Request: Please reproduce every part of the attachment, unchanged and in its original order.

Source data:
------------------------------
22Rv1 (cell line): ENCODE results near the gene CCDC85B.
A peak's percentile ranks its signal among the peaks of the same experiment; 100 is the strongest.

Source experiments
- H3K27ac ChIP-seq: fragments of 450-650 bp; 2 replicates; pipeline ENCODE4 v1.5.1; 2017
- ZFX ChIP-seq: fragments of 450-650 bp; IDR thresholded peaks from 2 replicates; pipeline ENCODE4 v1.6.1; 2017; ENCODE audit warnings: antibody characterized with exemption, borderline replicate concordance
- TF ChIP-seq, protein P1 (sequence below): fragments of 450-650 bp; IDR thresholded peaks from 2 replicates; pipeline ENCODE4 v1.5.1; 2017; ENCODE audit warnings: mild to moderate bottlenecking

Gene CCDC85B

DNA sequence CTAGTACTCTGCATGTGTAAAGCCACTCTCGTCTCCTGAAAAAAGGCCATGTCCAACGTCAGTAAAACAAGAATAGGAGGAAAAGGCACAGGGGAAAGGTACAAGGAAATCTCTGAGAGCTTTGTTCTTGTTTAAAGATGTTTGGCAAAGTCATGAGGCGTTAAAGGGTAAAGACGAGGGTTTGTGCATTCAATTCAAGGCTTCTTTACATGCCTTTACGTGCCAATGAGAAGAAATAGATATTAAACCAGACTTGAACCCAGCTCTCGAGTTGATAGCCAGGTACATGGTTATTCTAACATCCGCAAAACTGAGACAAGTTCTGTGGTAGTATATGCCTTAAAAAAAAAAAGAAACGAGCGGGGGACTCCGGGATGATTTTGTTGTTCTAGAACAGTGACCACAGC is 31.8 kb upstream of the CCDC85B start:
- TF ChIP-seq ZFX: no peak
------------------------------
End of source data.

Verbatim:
22Rv1 (cell line): ENCODE results near the gene CCDC85B.
A peak's percentile ranks its signal among the peaks of the same experiment; 100 is the strongest.

Source experiments
- H3K27ac ChIP-seq: fragments of 450-650 bp; 2 replicates; pipeline ENCODE4 v1.5.1; 2017
- ZFX ChIP-seq: fragments of 450-650 bp; IDR thresholded peaks from 2 replicates; pipeline ENCODE4 v1.6.1; 2017; ENCODE audit warnings: antibody characterized with exemption, borderline replicate concordance
- TF ChIP-seq, protein P1 (sequence below): fragments of 450-650 bp; IDR thresholded peaks from 2 replicates; pipeline ENCODE4 v1.5.1; 2017; ENCODE audit warnings: mild to moderate bottlenecking

Gene CCDC85B

DNA sequence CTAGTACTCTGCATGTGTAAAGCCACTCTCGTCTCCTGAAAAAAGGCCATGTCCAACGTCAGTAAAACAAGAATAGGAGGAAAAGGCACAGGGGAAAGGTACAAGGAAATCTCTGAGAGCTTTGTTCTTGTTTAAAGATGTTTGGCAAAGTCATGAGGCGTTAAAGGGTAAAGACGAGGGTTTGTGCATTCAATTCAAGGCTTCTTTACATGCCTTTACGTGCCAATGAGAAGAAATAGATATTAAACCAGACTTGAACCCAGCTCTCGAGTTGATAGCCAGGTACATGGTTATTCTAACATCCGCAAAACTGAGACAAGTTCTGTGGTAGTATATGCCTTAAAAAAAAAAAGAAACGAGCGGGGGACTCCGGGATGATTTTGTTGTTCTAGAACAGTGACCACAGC is 31.8 kb upstream of the CCDC85B start:
- TF ChIP-seq ZFX: no peak